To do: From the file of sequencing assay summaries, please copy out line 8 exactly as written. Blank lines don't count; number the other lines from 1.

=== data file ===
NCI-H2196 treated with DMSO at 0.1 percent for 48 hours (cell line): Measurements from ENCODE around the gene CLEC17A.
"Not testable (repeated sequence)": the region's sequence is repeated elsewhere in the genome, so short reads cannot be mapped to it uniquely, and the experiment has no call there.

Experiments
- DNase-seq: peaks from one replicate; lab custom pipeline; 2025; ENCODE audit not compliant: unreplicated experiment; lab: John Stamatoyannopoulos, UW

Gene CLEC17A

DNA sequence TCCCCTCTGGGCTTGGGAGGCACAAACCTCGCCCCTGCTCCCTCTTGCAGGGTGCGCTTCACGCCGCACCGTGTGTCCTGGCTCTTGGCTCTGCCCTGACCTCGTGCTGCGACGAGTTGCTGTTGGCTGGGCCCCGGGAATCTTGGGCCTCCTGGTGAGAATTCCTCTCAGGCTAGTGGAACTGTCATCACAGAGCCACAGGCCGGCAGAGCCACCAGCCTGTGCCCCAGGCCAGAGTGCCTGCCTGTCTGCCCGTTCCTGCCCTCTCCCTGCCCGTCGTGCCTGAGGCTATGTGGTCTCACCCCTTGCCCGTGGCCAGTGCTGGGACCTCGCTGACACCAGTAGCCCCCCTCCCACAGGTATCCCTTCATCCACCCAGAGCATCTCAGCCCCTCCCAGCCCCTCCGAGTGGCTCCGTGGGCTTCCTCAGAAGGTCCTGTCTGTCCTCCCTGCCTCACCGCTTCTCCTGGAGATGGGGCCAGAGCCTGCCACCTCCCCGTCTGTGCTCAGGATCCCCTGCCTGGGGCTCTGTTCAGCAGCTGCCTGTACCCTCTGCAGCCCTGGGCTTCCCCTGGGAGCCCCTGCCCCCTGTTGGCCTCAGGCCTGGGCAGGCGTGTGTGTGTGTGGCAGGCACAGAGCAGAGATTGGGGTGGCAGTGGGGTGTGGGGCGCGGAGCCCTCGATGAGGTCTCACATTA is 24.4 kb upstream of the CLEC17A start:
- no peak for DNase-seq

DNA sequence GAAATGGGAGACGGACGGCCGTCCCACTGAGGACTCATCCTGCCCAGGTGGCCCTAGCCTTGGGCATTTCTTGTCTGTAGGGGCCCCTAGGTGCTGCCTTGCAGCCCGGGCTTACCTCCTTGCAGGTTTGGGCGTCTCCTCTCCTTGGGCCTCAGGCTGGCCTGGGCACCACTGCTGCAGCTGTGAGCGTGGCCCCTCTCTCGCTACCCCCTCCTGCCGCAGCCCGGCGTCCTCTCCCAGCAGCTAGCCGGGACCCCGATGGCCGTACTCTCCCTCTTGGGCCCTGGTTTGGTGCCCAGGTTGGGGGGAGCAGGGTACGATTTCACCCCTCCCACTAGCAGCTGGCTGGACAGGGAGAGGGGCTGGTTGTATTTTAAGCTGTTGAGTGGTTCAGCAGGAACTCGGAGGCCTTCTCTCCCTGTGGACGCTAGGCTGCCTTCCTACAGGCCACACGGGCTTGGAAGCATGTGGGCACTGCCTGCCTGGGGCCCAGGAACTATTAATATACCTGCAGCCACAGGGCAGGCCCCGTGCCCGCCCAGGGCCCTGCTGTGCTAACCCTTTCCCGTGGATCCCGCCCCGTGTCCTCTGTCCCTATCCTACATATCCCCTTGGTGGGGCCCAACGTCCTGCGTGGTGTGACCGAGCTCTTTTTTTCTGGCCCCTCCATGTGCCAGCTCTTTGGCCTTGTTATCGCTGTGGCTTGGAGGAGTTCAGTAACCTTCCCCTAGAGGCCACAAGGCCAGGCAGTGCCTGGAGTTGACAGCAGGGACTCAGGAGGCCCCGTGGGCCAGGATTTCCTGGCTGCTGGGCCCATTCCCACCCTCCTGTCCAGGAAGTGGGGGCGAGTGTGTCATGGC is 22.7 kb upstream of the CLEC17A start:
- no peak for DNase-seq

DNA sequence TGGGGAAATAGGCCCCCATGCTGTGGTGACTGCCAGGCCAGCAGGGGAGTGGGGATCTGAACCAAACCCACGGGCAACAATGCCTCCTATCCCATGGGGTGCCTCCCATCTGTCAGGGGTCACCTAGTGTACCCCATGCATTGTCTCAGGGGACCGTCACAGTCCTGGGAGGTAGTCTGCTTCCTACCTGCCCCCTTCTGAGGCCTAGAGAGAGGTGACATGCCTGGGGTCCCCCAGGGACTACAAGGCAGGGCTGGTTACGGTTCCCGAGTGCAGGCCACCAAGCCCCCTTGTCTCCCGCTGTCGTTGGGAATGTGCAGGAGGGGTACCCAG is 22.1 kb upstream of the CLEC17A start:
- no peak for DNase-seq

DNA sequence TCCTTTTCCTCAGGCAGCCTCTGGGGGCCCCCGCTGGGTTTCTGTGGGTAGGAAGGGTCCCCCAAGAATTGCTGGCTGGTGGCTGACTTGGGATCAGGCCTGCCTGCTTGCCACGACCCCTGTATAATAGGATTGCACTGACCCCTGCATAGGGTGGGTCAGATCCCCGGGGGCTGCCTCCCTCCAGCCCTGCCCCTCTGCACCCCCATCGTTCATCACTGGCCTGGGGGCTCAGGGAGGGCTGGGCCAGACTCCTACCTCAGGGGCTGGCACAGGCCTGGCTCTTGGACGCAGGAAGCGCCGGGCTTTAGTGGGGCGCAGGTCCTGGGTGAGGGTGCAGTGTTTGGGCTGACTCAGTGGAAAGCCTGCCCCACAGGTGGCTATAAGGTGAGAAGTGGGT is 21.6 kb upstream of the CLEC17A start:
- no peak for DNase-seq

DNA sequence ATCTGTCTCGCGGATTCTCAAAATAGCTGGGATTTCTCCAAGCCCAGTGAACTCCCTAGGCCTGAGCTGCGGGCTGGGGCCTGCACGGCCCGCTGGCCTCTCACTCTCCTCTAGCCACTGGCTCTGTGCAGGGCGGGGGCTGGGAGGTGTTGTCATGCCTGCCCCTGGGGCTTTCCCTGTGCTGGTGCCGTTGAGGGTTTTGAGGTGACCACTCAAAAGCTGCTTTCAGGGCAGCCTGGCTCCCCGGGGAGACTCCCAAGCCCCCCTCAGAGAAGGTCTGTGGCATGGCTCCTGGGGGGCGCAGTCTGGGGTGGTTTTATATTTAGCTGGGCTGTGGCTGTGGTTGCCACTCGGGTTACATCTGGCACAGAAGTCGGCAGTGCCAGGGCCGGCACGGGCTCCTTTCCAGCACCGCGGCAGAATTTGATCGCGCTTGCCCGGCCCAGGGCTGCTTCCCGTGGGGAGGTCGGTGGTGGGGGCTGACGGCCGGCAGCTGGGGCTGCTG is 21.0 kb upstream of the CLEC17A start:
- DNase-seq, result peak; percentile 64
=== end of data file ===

DNA sequence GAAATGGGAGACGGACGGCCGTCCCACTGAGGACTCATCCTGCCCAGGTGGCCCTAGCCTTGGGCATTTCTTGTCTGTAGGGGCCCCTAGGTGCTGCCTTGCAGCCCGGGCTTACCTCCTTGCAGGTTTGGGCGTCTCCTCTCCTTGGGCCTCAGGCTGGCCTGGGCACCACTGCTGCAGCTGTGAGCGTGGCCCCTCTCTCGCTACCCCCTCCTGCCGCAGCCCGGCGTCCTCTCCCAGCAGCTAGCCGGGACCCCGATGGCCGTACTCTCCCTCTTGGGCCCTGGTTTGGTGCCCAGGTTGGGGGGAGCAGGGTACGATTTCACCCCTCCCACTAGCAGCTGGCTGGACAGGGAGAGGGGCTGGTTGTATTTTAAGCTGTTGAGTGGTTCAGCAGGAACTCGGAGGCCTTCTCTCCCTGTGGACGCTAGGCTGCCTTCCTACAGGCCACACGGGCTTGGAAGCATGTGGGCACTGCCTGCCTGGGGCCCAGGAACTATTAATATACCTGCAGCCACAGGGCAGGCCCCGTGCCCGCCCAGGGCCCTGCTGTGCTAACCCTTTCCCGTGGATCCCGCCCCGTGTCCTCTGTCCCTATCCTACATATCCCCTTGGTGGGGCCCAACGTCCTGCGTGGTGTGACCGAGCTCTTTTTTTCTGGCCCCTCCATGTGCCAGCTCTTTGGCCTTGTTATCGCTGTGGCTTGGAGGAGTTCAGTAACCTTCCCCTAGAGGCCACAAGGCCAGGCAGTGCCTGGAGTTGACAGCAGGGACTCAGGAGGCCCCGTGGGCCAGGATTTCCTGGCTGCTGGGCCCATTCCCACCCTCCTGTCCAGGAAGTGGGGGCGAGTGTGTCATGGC is 22.7 kb upstream of the CLEC17A start: